If you get a chance, give yourself time to watch one of Kauai’s epic sunsets. The jungle and mountain backdrop make for incredible photos and the colors will blow you away!
The one thing to note is that parking can be an issue here as it’s typically busy. For the best experience, try to arrive relatively early so you can secure your parking spot.
8. Salt Pond Beach
Salt Pond Beach is a local favorite and a good beach visit if you bring children. It has shallow pools where children and less experienced swimmers can snorkel without the dangers of the open ocean.
These pools offer the chance to look for marine life. Due to the beaches’ location in Hanapepe, there’s also a lagoon protected from rough waves where you can swim.
Salt Pond Beach doesn’t seem to attract crowds, making it a good place to relax and enjoy a nice picnic. The beach facilities include everything from bathrooms, pavilions and showers. You’ll find lifeguards watching the waters from 9 am to 5 pm each day.
Salt Pond Beach can get pretty hot during the day but luckily, there are some places for shade. There’s also a grassy area behind the beach where children can play and where people will routinely play sports.
If you’re looking for an escape, then Salt Pond is one of the quietest beaches on Kauai. There’s even a campground for travelers who want to camp overnight, but you’ll just need to get a camping permit.
9. Lydgate Beach
Located along the east side of the island, Lydgate Beach is another family-friendly spot. Thanks to its two enclosed lagoons, children can play safely in the water as they’ll be away from the ocean.
These lagoons are man-made and they’re separated by rock walls. However, tropical fish still swim in, so you have a great chance of spotting them! It’s the perfect location for beginner snorkelers and younger kids.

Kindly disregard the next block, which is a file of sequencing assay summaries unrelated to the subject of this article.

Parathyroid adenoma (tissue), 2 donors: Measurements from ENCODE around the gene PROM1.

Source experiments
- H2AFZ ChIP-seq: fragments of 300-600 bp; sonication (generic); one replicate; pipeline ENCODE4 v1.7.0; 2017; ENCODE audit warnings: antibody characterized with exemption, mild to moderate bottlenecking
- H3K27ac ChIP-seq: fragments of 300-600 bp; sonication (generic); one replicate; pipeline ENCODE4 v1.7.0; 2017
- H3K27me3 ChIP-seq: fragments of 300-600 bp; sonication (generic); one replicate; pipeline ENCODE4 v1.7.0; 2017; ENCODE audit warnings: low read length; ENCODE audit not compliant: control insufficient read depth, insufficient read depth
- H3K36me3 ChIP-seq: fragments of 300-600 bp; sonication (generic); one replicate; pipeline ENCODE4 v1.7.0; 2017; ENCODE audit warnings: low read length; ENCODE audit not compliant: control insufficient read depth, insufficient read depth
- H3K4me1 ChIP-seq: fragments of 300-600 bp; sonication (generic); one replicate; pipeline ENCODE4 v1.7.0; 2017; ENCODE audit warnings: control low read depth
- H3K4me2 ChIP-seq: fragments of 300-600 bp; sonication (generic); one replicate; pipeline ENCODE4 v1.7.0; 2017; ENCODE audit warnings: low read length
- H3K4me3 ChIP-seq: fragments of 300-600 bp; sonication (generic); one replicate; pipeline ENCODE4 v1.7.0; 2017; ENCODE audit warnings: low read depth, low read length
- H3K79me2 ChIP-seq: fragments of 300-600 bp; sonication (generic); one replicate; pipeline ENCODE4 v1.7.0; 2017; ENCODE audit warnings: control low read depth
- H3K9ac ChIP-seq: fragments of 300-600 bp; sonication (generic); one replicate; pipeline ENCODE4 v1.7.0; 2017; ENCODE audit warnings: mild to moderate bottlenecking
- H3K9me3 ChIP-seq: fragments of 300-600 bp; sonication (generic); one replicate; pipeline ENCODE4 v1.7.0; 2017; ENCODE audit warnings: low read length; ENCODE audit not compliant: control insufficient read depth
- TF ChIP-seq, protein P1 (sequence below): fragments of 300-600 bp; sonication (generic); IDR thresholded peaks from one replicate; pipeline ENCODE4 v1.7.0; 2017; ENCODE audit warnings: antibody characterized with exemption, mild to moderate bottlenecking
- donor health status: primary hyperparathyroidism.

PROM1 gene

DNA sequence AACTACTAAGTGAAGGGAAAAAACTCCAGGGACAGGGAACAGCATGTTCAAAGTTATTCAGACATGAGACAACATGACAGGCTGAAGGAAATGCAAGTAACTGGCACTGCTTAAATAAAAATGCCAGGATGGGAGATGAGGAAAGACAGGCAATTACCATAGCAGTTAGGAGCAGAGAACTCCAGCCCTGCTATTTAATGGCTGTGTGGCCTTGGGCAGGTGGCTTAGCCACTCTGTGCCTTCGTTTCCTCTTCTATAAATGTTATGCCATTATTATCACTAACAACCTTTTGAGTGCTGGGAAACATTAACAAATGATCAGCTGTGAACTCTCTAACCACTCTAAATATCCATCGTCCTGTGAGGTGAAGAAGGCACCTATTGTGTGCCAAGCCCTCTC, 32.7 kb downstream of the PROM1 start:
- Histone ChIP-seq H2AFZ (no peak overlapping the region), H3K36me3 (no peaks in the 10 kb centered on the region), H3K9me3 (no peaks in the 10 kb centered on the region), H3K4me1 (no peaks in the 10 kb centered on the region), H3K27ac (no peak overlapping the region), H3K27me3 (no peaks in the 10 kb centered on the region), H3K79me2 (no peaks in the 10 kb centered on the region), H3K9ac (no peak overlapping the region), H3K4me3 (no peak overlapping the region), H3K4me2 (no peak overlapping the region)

Aside from the lagoons, Lydgate Beach also offers a large playground where kids can play together. A lifeguard is also typically always present.
The beach facilities are extensive with restrooms, showers, and ample parking. There’s a 2.5-mile coastal path for walking and appreciating the scenic Hawaiian views.
Hawaiian culture is prominent at Lydgate Beach as two important historical sites are found here: The Hikinaakala Heiau and the City of Refuge (Hauola). Just make sure you don’t disturb the sites as they’re sacred.
10. Larsen’s Beach
Larsen’s Beach Kauai is often referred to as Ka’aka’aniu Beach. This place is undeveloped and secluded making it the perfect escape from the island’s busy sections.
Due to its off-the-beaten path location, access to the beach is limited as no road leads all the way here. There is a dirt road, but you need to park up and then hike along a short trail to get here.
It might not be the most family-friendly, considering that one of the unique attributes of Larsen’s Beach is that clothing is optional. So be prepared to see more than epic scenery and rolling waves.
Due to the rough wave conditions, this isn’t the beach for you if you’re looking for watersports or to swim/snorkel. However, you can sunbathe and have it all to yourself the vast majority of the time.
Keen nature lovers can spot sea turtles, Hawaiian monk seals, and a variety of birdlife. This beach may not be one of the most picturesque but certainly one of the more unique ones!
11. Ke’e Beach
Set against the dramatic green Makana Mountain (Bali Hai) in the north shore, with epic views down the Nā Pali Coast, Ke’e Beach has clear blue waters and is one of the crown jewels of Kauai.
We recently visited the spectacular beach after a year-long closure. Torrential rains and flooding will sometimes close off some of the beaches. The old dirt parking lot is recently renovated and a shuttle system was set up to better manage visitors to the beach and adjacent Kalalau Trail.
The beach is as beautiful as ever, with even less visitors than before. And if you stroll down the beach a bit there’s a good possibility you will have it all to yourself. Ocean conditions aren’t always the safest since there is high surf at certain times. You also won’t see any sort of restaurants or rental shops here. Still it’s one of the best north shore beaches in Kauai.
There is plenty of sun at Ke’e Beach and also plenty of shade! The Nā Pali Coast comes into view with a walk down the beach! Above it you can find a beautiful meadow.